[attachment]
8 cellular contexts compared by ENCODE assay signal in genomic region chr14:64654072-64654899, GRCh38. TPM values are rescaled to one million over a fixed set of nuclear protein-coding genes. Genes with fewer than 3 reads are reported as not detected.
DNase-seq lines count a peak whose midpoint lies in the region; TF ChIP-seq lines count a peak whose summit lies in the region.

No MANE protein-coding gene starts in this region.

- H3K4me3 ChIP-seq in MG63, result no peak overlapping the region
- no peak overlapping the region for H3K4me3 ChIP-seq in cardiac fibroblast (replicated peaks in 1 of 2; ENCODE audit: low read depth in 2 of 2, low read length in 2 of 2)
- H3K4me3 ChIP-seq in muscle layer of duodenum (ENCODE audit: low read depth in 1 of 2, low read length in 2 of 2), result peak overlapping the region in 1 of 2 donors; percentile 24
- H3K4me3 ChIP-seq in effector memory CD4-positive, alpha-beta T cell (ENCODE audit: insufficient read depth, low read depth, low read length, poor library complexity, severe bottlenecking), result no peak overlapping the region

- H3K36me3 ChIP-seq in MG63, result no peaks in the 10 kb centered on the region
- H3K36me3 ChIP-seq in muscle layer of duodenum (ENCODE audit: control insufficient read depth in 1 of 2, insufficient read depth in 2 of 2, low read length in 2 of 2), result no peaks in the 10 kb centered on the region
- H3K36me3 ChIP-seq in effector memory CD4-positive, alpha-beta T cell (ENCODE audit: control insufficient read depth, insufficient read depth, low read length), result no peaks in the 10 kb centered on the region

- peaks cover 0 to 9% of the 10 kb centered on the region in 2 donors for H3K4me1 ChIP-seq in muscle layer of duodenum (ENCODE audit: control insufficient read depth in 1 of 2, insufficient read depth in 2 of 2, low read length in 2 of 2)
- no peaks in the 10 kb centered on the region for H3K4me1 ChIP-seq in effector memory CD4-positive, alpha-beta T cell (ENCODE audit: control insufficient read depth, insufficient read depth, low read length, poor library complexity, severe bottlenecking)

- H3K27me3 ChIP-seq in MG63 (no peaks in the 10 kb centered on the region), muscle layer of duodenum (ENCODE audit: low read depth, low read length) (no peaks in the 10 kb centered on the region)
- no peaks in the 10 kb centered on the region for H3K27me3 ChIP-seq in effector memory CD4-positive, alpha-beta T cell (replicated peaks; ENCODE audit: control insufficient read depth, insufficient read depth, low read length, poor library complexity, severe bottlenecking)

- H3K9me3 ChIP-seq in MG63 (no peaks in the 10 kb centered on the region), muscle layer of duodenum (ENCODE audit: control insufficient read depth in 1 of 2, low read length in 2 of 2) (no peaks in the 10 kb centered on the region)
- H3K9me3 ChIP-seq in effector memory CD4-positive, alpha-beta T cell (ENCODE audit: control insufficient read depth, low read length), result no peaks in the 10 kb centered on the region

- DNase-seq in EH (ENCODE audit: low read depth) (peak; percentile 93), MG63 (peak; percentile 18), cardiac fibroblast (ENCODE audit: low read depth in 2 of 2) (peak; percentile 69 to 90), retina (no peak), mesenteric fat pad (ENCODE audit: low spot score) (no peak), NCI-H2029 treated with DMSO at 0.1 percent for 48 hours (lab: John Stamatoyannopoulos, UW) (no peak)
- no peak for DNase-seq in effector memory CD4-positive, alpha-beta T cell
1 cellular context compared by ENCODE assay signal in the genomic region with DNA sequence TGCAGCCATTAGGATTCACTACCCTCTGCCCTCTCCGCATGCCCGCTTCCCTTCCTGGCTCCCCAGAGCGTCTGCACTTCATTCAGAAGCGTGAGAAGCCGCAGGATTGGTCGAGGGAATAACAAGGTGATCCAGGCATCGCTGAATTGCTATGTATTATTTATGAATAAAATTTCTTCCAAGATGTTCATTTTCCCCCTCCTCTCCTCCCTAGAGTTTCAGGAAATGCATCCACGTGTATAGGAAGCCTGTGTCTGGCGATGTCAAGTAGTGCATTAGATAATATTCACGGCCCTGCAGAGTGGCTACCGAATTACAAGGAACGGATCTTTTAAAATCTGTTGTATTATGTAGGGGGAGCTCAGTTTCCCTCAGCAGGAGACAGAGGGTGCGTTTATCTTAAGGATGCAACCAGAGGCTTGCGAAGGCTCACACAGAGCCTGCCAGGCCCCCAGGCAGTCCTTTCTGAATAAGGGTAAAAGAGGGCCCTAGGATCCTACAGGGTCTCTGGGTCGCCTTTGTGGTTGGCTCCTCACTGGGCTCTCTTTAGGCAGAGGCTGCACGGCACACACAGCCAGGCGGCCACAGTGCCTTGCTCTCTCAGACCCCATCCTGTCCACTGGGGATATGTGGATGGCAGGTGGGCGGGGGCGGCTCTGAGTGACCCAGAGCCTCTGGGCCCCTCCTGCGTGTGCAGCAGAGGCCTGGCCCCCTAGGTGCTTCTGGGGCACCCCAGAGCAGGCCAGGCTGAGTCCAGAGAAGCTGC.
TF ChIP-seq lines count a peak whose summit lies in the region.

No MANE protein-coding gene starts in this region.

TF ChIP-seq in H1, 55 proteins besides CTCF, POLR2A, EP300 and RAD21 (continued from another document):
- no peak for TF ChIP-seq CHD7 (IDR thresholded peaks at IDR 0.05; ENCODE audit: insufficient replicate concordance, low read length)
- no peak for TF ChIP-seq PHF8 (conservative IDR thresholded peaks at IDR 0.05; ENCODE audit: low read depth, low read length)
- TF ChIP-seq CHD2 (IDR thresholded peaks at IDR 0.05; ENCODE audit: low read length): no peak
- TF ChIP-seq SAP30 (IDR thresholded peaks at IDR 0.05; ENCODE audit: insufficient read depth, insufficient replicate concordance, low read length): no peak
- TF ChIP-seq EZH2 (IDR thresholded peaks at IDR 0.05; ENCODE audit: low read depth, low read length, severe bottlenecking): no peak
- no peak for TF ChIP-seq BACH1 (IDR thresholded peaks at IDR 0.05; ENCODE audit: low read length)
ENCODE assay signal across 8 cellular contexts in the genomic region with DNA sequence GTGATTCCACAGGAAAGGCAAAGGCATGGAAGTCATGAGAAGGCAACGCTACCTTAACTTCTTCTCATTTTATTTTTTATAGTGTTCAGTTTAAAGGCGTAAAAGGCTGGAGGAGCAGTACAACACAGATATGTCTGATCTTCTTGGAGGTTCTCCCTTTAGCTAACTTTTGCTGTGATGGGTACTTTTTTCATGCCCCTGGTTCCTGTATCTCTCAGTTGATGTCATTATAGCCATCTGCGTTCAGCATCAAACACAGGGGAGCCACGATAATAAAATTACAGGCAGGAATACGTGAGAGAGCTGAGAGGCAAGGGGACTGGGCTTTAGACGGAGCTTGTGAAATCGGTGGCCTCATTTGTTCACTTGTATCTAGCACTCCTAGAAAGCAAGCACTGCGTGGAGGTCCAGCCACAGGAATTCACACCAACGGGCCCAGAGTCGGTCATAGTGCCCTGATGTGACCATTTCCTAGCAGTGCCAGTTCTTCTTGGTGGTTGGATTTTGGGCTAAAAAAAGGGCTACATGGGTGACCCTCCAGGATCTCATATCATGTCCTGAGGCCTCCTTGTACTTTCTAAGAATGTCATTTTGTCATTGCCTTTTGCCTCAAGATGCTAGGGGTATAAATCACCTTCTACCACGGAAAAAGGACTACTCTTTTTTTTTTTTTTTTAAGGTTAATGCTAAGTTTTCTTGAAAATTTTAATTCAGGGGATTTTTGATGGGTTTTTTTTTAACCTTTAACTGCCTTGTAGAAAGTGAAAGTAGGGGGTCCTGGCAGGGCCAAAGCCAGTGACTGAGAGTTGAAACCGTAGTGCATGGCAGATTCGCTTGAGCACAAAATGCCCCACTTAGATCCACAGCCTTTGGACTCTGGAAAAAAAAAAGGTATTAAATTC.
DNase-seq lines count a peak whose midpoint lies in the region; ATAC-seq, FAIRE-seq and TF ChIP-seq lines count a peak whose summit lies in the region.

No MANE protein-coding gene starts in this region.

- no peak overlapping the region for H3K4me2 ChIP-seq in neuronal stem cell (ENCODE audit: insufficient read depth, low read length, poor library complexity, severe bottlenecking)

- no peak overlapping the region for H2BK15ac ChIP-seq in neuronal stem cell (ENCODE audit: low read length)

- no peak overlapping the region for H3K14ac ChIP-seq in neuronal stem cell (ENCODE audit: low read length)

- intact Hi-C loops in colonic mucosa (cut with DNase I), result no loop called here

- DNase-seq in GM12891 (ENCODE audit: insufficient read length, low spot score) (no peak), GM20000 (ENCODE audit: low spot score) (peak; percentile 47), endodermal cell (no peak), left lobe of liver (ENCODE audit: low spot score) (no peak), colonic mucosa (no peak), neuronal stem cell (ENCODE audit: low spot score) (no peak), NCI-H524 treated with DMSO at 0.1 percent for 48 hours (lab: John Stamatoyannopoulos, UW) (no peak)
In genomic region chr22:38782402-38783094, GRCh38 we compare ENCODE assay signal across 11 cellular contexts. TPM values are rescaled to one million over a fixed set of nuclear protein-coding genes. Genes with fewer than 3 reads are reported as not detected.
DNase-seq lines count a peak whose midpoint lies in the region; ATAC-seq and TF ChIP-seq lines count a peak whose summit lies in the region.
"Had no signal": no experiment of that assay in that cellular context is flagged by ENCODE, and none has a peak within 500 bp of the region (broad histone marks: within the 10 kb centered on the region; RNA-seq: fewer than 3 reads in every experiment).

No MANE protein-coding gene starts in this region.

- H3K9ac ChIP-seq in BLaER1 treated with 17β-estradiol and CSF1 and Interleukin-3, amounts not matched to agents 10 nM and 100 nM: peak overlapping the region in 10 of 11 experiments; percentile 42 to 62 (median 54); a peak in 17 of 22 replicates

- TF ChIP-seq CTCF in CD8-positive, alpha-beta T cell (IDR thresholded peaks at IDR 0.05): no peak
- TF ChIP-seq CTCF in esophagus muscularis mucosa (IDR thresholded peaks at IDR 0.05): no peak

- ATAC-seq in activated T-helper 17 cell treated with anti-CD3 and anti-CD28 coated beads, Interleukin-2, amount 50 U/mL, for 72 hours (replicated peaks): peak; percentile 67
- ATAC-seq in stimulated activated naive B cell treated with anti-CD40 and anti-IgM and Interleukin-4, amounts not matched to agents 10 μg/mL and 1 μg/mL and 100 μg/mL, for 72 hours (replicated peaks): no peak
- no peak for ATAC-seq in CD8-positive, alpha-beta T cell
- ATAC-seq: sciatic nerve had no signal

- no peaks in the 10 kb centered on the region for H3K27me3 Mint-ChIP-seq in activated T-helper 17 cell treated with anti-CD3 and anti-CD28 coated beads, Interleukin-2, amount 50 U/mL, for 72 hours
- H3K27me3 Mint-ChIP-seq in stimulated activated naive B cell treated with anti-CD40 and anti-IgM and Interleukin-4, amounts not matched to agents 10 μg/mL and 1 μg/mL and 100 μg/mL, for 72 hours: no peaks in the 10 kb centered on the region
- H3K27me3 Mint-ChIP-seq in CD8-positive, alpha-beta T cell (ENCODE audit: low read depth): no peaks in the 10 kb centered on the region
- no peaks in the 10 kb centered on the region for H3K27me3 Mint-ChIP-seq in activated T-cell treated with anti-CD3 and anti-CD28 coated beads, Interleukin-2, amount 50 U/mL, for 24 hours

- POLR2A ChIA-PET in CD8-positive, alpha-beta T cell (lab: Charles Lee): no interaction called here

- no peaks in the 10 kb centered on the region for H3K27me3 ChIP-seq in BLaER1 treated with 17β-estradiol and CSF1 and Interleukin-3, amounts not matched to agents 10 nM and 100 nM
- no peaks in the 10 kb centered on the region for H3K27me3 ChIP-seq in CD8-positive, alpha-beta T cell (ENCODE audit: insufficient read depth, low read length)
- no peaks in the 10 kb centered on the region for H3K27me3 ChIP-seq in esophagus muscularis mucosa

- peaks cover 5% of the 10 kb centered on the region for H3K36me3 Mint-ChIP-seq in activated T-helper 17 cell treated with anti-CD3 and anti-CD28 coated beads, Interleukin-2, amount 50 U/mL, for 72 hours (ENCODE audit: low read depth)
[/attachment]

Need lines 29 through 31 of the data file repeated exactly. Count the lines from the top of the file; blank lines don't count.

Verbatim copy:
ENCODE assay signal across 8 cellular contexts in the genomic region with DNA sequence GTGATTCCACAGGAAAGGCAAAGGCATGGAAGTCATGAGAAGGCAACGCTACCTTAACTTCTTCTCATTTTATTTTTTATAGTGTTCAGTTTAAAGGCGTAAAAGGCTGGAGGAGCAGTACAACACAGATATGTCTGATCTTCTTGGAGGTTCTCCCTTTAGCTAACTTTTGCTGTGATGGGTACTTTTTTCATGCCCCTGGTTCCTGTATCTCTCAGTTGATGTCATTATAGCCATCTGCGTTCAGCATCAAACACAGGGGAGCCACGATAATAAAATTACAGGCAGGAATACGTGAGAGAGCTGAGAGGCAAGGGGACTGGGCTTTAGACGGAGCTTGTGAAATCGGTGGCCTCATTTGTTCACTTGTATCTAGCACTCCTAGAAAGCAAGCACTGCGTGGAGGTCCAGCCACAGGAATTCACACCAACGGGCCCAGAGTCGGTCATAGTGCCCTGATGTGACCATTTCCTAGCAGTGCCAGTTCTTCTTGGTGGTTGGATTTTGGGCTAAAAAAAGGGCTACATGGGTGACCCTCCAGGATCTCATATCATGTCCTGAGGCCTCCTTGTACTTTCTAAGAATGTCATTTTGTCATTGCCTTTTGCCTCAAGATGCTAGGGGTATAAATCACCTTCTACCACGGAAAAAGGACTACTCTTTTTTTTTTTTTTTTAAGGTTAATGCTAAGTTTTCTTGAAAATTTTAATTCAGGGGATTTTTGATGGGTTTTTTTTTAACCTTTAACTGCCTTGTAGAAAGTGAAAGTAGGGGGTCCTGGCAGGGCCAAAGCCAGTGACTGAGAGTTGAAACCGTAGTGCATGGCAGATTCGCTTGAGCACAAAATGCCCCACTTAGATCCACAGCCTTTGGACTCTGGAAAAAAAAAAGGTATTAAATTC.
DNase-seq lines count a peak whose midpoint lies in the region; ATAC-seq, FAIRE-seq and TF ChIP-seq lines count a peak whose summit lies in the region.

No MANE protein-coding gene starts in this region.